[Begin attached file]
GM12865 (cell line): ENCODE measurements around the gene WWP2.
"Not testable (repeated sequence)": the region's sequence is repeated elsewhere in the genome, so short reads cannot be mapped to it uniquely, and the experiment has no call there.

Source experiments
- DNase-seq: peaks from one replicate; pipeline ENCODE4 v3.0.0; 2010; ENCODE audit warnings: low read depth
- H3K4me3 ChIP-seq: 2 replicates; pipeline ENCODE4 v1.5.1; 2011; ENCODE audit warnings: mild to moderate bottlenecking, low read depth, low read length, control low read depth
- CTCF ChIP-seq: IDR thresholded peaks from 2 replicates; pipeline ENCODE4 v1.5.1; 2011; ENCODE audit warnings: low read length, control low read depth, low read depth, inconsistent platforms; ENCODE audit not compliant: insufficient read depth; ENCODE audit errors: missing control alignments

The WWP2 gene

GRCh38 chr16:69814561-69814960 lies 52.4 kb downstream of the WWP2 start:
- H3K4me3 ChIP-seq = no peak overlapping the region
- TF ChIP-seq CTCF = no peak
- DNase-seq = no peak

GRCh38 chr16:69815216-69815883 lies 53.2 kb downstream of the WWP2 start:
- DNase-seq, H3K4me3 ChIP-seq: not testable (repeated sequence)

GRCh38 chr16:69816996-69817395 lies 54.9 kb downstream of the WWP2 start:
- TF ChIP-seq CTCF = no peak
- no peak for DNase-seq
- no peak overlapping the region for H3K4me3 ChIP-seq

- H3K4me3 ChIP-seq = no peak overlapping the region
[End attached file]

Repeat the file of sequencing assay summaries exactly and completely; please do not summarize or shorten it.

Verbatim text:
GM12865 (cell line): ENCODE measurements around the gene WWP2.
"Not testable (repeated sequence)": the region's sequence is repeated elsewhere in the genome, so short reads cannot be mapped to it uniquely, and the experiment has no call there.

Source experiments
- DNase-seq: peaks from one replicate; pipeline ENCODE4 v3.0.0; 2010; ENCODE audit warnings: low read depth
- H3K4me3 ChIP-seq: 2 replicates; pipeline ENCODE4 v1.5.1; 2011; ENCODE audit warnings: mild to moderate bottlenecking, low read depth, low read length, control low read depth
- CTCF ChIP-seq: IDR thresholded peaks from 2 replicates; pipeline ENCODE4 v1.5.1; 2011; ENCODE audit warnings: low read length, control low read depth, low read depth, inconsistent platforms; ENCODE audit not compliant: insufficient read depth; ENCODE audit errors: missing control alignments

The WWP2 gene

GRCh38 chr16:69814561-69814960 lies 52.4 kb downstream of the WWP2 start:
- H3K4me3 ChIP-seq = no peak overlapping the region
- TF ChIP-seq CTCF = no peak
- DNase-seq = no peak

GRCh38 chr16:69815216-69815883 lies 53.2 kb downstream of the WWP2 start:
- DNase-seq, H3K4me3 ChIP-seq: not testable (repeated sequence)

GRCh38 chr16:69816996-69817395 lies 54.9 kb downstream of the WWP2 start:
- TF ChIP-seq CTCF = no peak
- no peak for DNase-seq
- no peak overlapping the region for H3K4me3 ChIP-seq

- H3K4me3 ChIP-seq = no peak overlapping the region